The following article explains the events that are captured under MassMailer Mass Email Status related list. As you know MassMailer uses the SendGrid email server in the backend to send mass emails, so we do capture the events notified by the SendGrid server.
A request is an email sent and is reported in your SendGrid dashboard every time SendGrid servers get a “request” from the MassMailer application to send an email to one of your recipients.
This event fires when SendGrid receives an individual message and prepares it to be delivered. Think of this as the top of the funnel–unless it is dropped (see below), each message you push to SendGrid will create a processed event.
There are a number of reasons your email will not even be sent to a recipient for delivery. This event informs your system when an email has been dropped. Further, it provides a reason for the drop, such as if we’ve found spam content (if the spam checker app is enabled) or we see the recipient has unsubscribed previously.
When an email cannot immediately be delivered, but it hasn’t been completely rejected, then the deferred event fires. Sometimes called a soft bounce, SendGrid will continue to try for 72 hours to deliver a deferred message.
If a server cannot or will not deliver a message, SendGrid fires a bounce event. Bounces often are caused by outdated or incorrectly entered email addresses. Many times you won’t know a bounced email address until it bounces. This event can help you ensure it doesn’t bounce again by removing it from your lists.
When your IP address has been added to a deny list or has been blocked by an ISP or messaging organization, the affected email shows up on this list. Typically it is possible to have your IP address removed from a block list, and some lists automatically do this after a period of time
Blocks are less permanent than Bounces. This is a list of refused messages that were either blocked by an ISP or deferred longer than 72 hours. In addition, SendGrid does not treat the blocks list as a suppression list - subsequent send to emails on this list will be sent like normal.
When an email has been accepted at the receiving server, the delivered event fires. This event does not guarantee that the email was placed in the recipient’s inbox. In fact, a delivered email is only the beginning of an opaque process. The remaining four events begin to give us hints about whether anyone will ever see this delivered email.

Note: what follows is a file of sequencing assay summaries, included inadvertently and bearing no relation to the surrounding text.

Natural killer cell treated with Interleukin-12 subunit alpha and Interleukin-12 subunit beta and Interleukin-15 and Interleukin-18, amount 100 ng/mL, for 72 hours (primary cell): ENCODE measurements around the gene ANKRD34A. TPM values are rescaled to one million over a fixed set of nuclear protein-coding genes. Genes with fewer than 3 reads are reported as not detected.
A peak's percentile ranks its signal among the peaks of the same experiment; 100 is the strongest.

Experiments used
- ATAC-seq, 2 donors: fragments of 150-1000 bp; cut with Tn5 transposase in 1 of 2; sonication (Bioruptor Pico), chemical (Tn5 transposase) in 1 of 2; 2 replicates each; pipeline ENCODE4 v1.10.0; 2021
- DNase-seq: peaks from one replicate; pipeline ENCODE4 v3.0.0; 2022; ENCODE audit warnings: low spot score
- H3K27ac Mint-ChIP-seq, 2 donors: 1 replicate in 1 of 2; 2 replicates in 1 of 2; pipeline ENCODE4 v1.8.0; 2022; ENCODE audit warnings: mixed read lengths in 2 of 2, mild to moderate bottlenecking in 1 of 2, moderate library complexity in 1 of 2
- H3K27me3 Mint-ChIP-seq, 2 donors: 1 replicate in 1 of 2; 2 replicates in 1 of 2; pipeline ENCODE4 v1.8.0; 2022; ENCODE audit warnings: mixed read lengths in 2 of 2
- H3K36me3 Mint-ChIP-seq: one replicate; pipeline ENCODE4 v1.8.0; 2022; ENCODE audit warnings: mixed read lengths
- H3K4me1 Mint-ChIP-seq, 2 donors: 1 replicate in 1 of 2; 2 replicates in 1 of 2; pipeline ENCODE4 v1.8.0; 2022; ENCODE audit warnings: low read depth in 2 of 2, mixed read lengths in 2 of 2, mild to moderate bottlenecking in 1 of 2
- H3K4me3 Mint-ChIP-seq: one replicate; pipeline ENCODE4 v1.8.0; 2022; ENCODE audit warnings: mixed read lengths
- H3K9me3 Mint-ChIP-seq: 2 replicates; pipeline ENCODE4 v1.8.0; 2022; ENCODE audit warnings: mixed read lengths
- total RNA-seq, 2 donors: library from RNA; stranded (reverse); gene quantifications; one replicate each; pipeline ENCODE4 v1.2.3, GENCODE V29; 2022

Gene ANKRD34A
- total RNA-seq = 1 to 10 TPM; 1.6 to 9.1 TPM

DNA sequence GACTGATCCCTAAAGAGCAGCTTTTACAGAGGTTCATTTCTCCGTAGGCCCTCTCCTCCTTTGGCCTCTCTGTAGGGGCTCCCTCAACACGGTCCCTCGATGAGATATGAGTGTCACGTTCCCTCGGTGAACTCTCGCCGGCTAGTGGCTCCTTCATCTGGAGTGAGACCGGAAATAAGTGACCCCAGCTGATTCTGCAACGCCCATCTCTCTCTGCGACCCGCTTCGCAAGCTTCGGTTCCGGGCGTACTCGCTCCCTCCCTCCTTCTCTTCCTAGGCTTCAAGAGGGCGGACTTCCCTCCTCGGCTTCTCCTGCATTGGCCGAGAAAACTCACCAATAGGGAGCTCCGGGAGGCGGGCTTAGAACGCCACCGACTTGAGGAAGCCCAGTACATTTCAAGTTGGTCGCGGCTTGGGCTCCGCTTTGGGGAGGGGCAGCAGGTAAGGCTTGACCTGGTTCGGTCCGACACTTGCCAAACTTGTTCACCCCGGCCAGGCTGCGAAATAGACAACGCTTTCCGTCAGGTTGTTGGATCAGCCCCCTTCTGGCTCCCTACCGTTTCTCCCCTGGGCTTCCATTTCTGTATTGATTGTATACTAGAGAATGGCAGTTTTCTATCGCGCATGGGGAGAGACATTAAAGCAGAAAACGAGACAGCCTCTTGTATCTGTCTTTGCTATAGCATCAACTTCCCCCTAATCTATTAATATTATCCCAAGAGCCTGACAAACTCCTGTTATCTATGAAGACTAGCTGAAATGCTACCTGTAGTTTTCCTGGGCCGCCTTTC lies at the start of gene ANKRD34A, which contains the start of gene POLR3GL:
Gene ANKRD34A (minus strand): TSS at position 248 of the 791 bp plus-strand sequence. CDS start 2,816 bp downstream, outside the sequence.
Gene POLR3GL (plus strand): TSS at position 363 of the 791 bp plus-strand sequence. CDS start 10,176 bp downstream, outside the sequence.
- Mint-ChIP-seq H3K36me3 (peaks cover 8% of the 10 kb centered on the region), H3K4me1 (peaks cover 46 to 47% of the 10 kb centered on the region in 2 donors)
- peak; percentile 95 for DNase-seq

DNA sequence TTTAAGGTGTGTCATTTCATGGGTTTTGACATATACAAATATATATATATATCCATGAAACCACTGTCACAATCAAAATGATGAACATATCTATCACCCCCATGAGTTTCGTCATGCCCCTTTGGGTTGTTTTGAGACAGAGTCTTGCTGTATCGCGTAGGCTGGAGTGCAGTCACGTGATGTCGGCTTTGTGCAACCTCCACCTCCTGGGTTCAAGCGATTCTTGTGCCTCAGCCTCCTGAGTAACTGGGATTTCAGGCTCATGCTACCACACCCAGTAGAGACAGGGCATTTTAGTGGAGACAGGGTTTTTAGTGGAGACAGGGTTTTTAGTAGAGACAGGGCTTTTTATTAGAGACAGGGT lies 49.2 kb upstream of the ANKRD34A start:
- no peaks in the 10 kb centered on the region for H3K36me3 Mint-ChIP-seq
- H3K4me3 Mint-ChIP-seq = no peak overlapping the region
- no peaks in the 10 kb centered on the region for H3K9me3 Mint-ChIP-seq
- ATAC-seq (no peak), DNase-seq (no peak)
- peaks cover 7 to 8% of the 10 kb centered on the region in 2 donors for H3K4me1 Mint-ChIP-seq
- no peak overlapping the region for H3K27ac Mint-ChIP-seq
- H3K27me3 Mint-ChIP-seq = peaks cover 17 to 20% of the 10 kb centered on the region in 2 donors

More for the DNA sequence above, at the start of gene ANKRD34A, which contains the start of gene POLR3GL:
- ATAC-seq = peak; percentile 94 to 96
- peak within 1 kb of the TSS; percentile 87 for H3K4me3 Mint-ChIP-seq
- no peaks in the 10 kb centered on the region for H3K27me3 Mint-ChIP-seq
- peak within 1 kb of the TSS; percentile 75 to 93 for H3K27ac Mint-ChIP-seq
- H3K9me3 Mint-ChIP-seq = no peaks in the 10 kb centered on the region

Clicks & Unique Clicks
The “Clicks” statistic represents the total number of times your users have clicked on the various links within your emails. “Unique clicks” represent the number of unique individuals that have clicked the links in your emails. So, if a certain customer clicks the same link more than once, it will only be reported once in the “unique clicks” count.
Opens & Unique Opens
The concept explained above regarding clicks also applies to opens. An important thing to keep in mind when evaluating numbers around opens is that many email clients often do not load images by default. Therefore, a customer could potentially open your email, read it, and even click a link, without an open being reported. This is obviously not ideal, but as we advance in our tracking mechanisms, we should be able to gain greater accuracy in instances such as this.
Most internet service providers provide a feedback loop, sending specific spam complaints to email service providers. When SendGrid receives a notice, we fire a spam event, so that you can react appropriately–or at the very least, never send another email to that address.
One of the most important events fires when a recipient unsubscribes from your mailings. Reacting immediately to an unsubscribe by removing the email from your lists can pay long term dividends in fewer spam reports and a higher engagement rate.
A group unsubscribes happens when a recipient indicates that they would like to opt-out from a specific type of email that you send via the Unsubscribe Groups link from within your email.